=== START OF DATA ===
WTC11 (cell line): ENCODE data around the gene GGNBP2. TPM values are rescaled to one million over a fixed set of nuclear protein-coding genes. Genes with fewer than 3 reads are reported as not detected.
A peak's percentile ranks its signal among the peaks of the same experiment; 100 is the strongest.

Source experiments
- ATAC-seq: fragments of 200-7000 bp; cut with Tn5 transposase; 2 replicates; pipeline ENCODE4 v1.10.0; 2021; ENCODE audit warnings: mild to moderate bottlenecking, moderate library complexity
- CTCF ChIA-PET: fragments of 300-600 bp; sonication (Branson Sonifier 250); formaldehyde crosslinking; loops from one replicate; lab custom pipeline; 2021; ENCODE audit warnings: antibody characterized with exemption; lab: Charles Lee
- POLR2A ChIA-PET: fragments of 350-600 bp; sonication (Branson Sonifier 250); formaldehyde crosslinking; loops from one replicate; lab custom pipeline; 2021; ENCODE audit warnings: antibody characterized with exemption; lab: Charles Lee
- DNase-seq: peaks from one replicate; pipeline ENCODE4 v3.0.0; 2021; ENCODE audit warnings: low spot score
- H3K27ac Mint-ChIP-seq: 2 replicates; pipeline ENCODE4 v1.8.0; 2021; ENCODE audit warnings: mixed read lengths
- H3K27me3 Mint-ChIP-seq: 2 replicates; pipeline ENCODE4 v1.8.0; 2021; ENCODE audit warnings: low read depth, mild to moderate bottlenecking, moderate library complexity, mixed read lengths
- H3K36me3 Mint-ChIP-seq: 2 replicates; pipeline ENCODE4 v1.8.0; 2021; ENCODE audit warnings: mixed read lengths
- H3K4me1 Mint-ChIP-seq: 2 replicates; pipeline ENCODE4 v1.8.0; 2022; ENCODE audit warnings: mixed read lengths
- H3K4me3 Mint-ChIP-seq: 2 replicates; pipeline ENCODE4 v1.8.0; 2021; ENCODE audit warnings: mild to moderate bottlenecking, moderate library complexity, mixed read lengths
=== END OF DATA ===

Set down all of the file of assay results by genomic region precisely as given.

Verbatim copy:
WTC11 (cell line): ENCODE data around the gene GGNBP2. TPM values are rescaled to one million over a fixed set of nuclear protein-coding genes. Genes with fewer than 3 reads are reported as not detected.
A peak's percentile ranks its signal among the peaks of the same experiment; 100 is the strongest.

Source experiments
- ATAC-seq: fragments of 200-7000 bp; cut with Tn5 transposase; 2 replicates; pipeline ENCODE4 v1.10.0; 2021; ENCODE audit warnings: mild to moderate bottlenecking, moderate library complexity
- CTCF ChIA-PET: fragments of 300-600 bp; sonication (Branson Sonifier 250); formaldehyde crosslinking; loops from one replicate; lab custom pipeline; 2021; ENCODE audit warnings: antibody characterized with exemption; lab: Charles Lee
- POLR2A ChIA-PET: fragments of 350-600 bp; sonication (Branson Sonifier 250); formaldehyde crosslinking; loops from one replicate; lab custom pipeline; 2021; ENCODE audit warnings: antibody characterized with exemption; lab: Charles Lee
- DNase-seq: peaks from one replicate; pipeline ENCODE4 v3.0.0; 2021; ENCODE audit warnings: low spot score
- H3K27ac Mint-ChIP-seq: 2 replicates; pipeline ENCODE4 v1.8.0; 2021; ENCODE audit warnings: mixed read lengths
- H3K27me3 Mint-ChIP-seq: 2 replicates; pipeline ENCODE4 v1.8.0; 2021; ENCODE audit warnings: low read depth, mild to moderate bottlenecking, moderate library complexity, mixed read lengths
- H3K36me3 Mint-ChIP-seq: 2 replicates; pipeline ENCODE4 v1.8.0; 2021; ENCODE audit warnings: mixed read lengths
- H3K4me1 Mint-ChIP-seq: 2 replicates; pipeline ENCODE4 v1.8.0; 2022; ENCODE audit warnings: mixed read lengths
- H3K4me3 Mint-ChIP-seq: 2 replicates; pipeline ENCODE4 v1.8.0; 2021; ENCODE audit warnings: mild to moderate bottlenecking, moderate library complexity, mixed read lengths